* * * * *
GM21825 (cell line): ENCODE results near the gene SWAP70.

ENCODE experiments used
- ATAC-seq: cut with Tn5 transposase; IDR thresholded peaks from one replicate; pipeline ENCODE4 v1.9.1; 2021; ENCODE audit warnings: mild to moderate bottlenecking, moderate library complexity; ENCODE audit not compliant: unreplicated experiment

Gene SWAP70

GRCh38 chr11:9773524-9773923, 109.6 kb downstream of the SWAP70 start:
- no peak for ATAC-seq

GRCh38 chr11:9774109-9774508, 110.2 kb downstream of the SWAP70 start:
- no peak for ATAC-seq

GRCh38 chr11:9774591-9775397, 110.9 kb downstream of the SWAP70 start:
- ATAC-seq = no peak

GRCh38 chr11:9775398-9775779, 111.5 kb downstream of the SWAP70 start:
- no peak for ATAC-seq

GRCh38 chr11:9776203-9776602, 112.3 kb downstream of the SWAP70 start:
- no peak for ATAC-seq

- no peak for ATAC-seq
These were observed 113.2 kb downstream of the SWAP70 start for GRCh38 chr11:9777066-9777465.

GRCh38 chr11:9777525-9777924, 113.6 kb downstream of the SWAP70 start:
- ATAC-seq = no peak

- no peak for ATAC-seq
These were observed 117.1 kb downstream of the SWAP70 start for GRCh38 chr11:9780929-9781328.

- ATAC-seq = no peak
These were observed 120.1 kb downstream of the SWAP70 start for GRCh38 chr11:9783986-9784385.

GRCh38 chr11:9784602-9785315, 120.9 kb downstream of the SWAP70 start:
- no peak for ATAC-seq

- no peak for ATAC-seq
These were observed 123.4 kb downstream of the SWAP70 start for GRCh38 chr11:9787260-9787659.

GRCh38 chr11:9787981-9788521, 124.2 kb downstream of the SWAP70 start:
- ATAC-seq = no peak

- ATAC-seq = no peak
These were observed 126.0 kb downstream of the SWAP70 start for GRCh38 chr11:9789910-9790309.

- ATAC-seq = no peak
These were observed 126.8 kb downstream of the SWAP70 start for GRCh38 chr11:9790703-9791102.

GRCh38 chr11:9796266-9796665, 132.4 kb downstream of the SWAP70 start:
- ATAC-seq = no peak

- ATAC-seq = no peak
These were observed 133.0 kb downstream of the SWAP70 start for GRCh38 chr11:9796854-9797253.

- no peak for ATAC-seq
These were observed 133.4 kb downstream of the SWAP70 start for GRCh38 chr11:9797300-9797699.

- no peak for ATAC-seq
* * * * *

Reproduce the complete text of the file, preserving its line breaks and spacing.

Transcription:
GM21825 (cell line): ENCODE results near the gene SWAP70.

ENCODE experiments used
- ATAC-seq: cut with Tn5 transposase; IDR thresholded peaks from one replicate; pipeline ENCODE4 v1.9.1; 2021; ENCODE audit warnings: mild to moderate bottlenecking, moderate library complexity; ENCODE audit not compliant: unreplicated experiment

Gene SWAP70

GRCh38 chr11:9773524-9773923, 109.6 kb downstream of the SWAP70 start:
- no peak for ATAC-seq

GRCh38 chr11:9774109-9774508, 110.2 kb downstream of the SWAP70 start:
- no peak for ATAC-seq

GRCh38 chr11:9774591-9775397, 110.9 kb downstream of the SWAP70 start:
- ATAC-seq = no peak

GRCh38 chr11:9775398-9775779, 111.5 kb downstream of the SWAP70 start:
- no peak for ATAC-seq

GRCh38 chr11:9776203-9776602, 112.3 kb downstream of the SWAP70 start:
- no peak for ATAC-seq

- no peak for ATAC-seq
These were observed 113.2 kb downstream of the SWAP70 start for GRCh38 chr11:9777066-9777465.

GRCh38 chr11:9777525-9777924, 113.6 kb downstream of the SWAP70 start:
- ATAC-seq = no peak

- no peak for ATAC-seq
These were observed 117.1 kb downstream of the SWAP70 start for GRCh38 chr11:9780929-9781328.

- ATAC-seq = no peak
These were observed 120.1 kb downstream of the SWAP70 start for GRCh38 chr11:9783986-9784385.

GRCh38 chr11:9784602-9785315, 120.9 kb downstream of the SWAP70 start:
- no peak for ATAC-seq

- no peak for ATAC-seq
These were observed 123.4 kb downstream of the SWAP70 start for GRCh38 chr11:9787260-9787659.

GRCh38 chr11:9787981-9788521, 124.2 kb downstream of the SWAP70 start:
- ATAC-seq = no peak

- ATAC-seq = no peak
These were observed 126.0 kb downstream of the SWAP70 start for GRCh38 chr11:9789910-9790309.

- ATAC-seq = no peak
These were observed 126.8 kb downstream of the SWAP70 start for GRCh38 chr11:9790703-9791102.

GRCh38 chr11:9796266-9796665, 132.4 kb downstream of the SWAP70 start:
- ATAC-seq = no peak

- ATAC-seq = no peak
These were observed 133.0 kb downstream of the SWAP70 start for GRCh38 chr11:9796854-9797253.

- no peak for ATAC-seq
These were observed 133.4 kb downstream of the SWAP70 start for GRCh38 chr11:9797300-9797699.

- no peak for ATAC-seq